Friday, September 4, 2020

Long says another round of furloughs, salary reductions coming for KU athletic department; fans won’t be allowed on hill for Sept. 12 football game

Kansas chancellor Doug Girod and Athletics Director Jeff Long talk before the game Saturday afternoon at David Booth Kansas Memorial Stadium on Aug. 31, 2019.

Kansas chancellor Doug Girod and Athletics Director Jeff Long talk before the game Saturday afternoon at David Booth Kansas Memorial Stadium on Aug. 31, 2019.


Kansas Athletics Director Jeff Long said Friday that the department would undergo another round of furloughs and salary cuts as it continues to struggle with cash flow amid the COVID-19 pandemic.

The department announced a sweeping round of furloughs and pay reductions in May that Long estimated at the time would save KU Athletics an estimated $650,000 through the end of the year. The department had also implemented more targeted pay cuts in April, and altogether, to date, has saved an approximate $1.15 million in 2020.

Long announced the additional furloughs and salary reductions in a Friday meeting of the university's Athletics Advisory Committee, which is made up of a few dozen KU employees and students. He did not address specifics of what would be involved in the next round of cuts, nor when they would be formally announced.

Dan Beckler, a spokesperson for Kansas Athletics, told the Journal-World after the meeting that further information wasn't ready to be publicly shared.

Beckler did confirm that, as of Wednesday, the department has results from 2,504 COVID-19 tests of KU student athletes (it's not clear how many of those are re-tests), 69 of which have returned with positive results.

As the Kansas football team prepares for its first game on Sept. 12 against Coastal Carolina, Long said that KU administrators were working to designate safe places for students to watch the game, which will take place without fans, but noted that the hill near David Booth Kansas Memorial Stadium wouldn't be one of them.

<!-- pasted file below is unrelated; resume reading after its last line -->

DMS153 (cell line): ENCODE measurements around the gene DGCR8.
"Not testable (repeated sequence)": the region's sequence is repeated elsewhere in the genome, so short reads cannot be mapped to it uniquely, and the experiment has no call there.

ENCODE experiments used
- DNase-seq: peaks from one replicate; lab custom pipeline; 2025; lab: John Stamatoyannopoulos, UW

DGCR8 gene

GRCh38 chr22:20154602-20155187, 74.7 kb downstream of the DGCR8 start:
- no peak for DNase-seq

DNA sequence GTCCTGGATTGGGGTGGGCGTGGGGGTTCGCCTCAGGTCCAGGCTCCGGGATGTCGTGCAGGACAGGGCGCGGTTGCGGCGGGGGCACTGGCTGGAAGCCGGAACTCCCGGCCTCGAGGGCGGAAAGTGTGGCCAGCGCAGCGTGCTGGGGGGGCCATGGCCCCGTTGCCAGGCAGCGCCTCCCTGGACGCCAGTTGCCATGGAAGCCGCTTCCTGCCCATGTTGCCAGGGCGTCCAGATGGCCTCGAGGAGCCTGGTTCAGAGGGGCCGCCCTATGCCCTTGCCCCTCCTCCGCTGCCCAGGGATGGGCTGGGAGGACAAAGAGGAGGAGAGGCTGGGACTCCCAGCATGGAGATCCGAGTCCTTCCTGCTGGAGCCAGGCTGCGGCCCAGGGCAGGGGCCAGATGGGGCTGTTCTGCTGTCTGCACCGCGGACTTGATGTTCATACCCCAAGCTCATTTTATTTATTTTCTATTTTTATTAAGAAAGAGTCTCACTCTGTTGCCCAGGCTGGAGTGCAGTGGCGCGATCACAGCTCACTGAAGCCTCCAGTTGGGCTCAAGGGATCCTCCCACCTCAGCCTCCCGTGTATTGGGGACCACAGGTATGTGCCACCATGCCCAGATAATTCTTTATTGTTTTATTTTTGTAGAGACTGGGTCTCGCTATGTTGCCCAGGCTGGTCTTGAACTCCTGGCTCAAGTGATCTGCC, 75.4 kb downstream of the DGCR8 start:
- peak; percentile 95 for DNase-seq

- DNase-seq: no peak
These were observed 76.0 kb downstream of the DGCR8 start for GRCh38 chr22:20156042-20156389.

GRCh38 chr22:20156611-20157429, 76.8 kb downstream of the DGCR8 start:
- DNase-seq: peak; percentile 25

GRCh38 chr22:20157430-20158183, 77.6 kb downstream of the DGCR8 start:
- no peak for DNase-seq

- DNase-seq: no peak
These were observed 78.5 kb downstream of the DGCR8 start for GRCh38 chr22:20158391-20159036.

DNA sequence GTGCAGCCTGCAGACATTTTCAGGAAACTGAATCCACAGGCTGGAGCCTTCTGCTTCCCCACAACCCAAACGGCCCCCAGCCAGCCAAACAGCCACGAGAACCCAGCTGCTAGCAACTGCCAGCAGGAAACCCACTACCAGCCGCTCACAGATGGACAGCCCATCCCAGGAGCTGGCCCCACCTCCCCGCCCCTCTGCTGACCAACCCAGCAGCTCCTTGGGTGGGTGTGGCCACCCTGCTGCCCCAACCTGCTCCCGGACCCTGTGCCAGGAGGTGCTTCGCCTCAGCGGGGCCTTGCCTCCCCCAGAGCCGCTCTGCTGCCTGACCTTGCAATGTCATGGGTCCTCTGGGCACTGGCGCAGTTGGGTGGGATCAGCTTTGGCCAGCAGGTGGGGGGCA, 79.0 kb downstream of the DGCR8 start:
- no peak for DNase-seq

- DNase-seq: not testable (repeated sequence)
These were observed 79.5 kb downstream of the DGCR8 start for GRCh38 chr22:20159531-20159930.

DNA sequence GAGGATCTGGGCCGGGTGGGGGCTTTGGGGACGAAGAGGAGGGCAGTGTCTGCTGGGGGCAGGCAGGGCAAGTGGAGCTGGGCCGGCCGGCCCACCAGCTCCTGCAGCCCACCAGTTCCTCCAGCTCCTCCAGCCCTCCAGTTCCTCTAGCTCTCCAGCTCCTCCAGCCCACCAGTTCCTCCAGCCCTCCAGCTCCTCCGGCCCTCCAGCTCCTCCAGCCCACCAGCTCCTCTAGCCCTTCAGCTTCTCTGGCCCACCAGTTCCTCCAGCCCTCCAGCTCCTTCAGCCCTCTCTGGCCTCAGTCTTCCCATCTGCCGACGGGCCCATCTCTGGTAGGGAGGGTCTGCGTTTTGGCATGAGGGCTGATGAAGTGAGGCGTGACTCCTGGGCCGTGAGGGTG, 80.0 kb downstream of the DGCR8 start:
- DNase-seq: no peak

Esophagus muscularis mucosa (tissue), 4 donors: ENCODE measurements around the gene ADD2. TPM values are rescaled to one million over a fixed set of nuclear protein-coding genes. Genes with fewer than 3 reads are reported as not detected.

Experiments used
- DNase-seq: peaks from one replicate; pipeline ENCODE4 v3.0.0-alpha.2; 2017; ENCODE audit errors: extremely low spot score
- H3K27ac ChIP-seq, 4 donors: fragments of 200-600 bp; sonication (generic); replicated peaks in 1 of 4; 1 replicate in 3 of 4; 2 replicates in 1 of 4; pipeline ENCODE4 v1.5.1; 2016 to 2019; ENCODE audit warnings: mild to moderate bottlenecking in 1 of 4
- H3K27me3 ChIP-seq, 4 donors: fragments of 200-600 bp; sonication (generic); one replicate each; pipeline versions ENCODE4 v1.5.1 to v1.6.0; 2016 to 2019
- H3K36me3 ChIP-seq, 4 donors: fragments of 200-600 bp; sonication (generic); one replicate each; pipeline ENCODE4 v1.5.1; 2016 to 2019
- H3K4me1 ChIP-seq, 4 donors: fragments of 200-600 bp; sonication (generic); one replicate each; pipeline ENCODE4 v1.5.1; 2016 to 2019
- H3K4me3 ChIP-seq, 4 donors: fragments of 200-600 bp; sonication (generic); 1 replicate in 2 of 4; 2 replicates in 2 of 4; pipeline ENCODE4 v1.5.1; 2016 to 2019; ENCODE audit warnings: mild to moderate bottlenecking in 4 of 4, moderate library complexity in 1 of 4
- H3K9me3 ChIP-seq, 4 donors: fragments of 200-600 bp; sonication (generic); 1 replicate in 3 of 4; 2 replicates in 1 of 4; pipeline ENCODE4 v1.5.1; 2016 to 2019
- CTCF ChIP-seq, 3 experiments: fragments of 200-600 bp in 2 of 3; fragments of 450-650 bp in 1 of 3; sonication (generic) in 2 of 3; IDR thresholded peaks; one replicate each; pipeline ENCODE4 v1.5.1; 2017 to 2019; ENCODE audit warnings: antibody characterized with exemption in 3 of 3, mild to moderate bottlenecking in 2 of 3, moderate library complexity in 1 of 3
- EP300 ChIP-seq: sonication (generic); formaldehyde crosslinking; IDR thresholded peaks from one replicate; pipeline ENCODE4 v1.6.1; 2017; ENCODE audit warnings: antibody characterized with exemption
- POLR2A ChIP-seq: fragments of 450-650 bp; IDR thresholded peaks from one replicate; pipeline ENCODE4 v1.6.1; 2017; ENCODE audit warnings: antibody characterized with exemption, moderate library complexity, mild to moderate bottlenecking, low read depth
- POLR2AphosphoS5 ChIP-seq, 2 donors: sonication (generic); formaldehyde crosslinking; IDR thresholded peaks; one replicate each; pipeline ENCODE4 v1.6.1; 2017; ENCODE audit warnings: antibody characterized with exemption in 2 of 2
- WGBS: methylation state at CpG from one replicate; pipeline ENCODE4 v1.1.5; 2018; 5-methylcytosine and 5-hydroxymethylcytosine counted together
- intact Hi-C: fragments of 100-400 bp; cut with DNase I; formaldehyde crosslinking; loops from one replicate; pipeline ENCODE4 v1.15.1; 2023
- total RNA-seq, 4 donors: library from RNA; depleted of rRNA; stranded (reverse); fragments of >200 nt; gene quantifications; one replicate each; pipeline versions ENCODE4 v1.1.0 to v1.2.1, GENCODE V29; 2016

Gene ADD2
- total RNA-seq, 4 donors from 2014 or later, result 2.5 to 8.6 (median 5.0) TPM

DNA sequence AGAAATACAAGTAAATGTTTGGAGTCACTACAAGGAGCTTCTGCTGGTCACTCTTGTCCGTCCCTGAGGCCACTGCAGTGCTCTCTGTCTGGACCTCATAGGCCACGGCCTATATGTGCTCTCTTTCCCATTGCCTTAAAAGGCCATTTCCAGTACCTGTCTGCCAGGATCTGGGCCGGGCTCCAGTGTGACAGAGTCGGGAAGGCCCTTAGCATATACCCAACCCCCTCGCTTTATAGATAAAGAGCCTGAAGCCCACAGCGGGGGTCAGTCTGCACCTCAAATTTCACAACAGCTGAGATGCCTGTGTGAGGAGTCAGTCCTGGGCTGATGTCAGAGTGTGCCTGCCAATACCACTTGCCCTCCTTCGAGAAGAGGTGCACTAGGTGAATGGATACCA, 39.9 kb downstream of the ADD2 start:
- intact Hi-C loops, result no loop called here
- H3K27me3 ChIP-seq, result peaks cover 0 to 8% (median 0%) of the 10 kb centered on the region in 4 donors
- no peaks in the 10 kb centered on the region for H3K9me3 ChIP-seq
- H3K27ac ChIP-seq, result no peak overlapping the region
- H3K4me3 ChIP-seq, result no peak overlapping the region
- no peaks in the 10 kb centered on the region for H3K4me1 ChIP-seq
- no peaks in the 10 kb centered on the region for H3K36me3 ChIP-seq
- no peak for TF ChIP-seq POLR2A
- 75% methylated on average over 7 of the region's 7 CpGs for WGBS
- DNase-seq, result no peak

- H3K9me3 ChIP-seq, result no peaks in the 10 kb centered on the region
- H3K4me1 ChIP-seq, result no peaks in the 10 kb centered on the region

"I believe the hill would not be populated at all," Long said.

Tammara Durham, KU's vice provost for student affairs, attended the virtual meeting Friday and said that details weren't finalized for where students could watch the first game, which begins at 9 p.m., but confirmed that the hill was off limits. It's unclear what mechanisms are planned to enforce that policy.

Long said it was the department's "hope and desire" to get the Lawrence and KU community to comply with proper public health practices so fans could attend the next home football game, currently scheduled for Oct. 3 against Oklahoma State.

"We're hopeful to be somewhere between 10% and 25 or 30% of our stadium capacity," Long said. "We're hopeful, but we'll know that as we get closer to that game time and we see how the numbers are playing out."

More specifics on the financial outlook of KU Athletics will likely be addressed on Sept. 16, when the board of directors governing Kansas Athletics holds its quarterly meeting.


Brett McCabe 6 months ago

Long and Girod. Dumb and Dumber. X2.

These two dipshts couldn’t find their a*es with both hands.

My actual, true hope for KU is this; we step back and reassess who we are.
We are Jayhawkers. Red Leggers. New England Emigrant Aid Loyalists.

Fire the dirty b-ball coach. Get rid of Major Milk Toast. Use those salaries to pay people who don’t cheat and mumble their way through life.

These a**holes shouldn’t collect another penny of pay.

Dane Pratt 6 months ago

What about Coach Miles? Does he get fired too?

Tim Orel 6 months ago

Brett probably doesn't think the football team could beat his Hawkeyes, so Miles is safe until they pose a threat. MBBHCBS's team would kick the Hawkeyes up and down the court so of course, Self has to go.

Chris Condren 6 months ago

When you do not have a product to sell or when you do Have a product and you bar fans from attending the inevitable result is financial ruin. Screw the KUAD. It has betrayed its supporters for over a decade and has earned the situation it finds itself in.